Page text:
Peter Somerford speaks to teachers from seven violin making schools to find out the options for young aspiring luthiers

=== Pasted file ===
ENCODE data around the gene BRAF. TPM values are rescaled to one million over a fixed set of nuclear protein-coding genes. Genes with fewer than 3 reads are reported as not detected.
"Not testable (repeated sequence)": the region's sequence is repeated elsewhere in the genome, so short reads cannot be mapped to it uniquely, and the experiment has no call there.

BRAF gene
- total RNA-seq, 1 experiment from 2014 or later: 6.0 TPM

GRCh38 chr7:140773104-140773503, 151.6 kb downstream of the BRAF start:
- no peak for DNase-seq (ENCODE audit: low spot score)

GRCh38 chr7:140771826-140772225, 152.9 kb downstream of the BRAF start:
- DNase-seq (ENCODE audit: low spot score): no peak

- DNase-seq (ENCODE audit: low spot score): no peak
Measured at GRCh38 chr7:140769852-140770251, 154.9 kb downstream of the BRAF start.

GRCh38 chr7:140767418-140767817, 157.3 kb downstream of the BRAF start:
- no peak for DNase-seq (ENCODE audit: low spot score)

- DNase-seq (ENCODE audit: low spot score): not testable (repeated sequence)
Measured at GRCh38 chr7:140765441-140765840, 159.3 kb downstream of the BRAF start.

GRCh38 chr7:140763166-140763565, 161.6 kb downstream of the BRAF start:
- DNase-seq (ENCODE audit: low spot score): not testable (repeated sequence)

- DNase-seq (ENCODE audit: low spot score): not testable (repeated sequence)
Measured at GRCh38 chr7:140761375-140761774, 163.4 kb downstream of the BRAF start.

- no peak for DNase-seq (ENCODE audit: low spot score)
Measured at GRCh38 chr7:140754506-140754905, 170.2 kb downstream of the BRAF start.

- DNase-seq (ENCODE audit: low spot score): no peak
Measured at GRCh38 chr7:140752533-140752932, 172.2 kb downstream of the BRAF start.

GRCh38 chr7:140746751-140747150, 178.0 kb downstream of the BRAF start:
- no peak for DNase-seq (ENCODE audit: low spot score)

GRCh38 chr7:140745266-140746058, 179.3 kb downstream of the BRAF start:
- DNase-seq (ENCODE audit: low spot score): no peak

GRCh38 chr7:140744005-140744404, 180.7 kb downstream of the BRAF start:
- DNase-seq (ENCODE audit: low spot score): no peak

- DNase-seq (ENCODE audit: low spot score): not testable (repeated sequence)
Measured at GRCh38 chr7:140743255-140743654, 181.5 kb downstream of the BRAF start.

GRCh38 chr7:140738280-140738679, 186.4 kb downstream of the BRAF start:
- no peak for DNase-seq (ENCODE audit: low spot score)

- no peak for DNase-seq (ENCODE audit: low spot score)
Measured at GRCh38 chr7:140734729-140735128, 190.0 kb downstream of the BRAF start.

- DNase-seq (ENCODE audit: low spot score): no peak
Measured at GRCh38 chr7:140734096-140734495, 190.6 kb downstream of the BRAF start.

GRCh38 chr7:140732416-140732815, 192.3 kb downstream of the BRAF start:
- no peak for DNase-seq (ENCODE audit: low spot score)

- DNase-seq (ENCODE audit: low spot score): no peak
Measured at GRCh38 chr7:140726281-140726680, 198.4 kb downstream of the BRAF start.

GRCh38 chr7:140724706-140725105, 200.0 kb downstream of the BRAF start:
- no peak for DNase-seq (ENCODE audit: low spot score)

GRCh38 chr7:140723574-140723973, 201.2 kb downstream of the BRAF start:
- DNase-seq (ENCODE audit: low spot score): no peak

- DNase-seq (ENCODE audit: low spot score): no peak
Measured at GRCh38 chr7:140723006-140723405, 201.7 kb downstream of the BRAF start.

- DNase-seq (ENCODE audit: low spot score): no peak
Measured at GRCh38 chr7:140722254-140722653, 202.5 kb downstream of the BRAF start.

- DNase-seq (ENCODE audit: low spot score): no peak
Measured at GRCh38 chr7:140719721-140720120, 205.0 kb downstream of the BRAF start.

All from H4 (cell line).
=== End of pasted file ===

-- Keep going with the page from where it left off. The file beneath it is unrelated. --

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For students choosing between different violin making schools in Europe and the US, there are plenty of factors to consider. There are basics such as fee levels and whether the institution is public or private. There’s location: do you want to study in a major music city like Chicago, or in a place steeped in violin making tradition like Mirecourt or Cremona, or somewhere surrounded by lakes and mountains such as Brienz or Salt Lake City? And then there’s size: while 20 to 30 students spread over three years is common, the Swiss Violin Making School in Brienz offers only three places a year, whereas the International Violin Making School in Cremona currently has 165 students across eight classes. Given the time constraints, just how much can a school teach in the way of acoustics, materials science, restoration, varnish making, business skills and the application of technology such as CAD (computeraided design) programs and CNC (computerised numerical control) machines? And then there’s the character of the learning, the atmosphere in the workshop between teachers and students, whether the teachers are active professional makers or full-time instructors, and how much time is given to the development of critical thinking, questioning and reflection…
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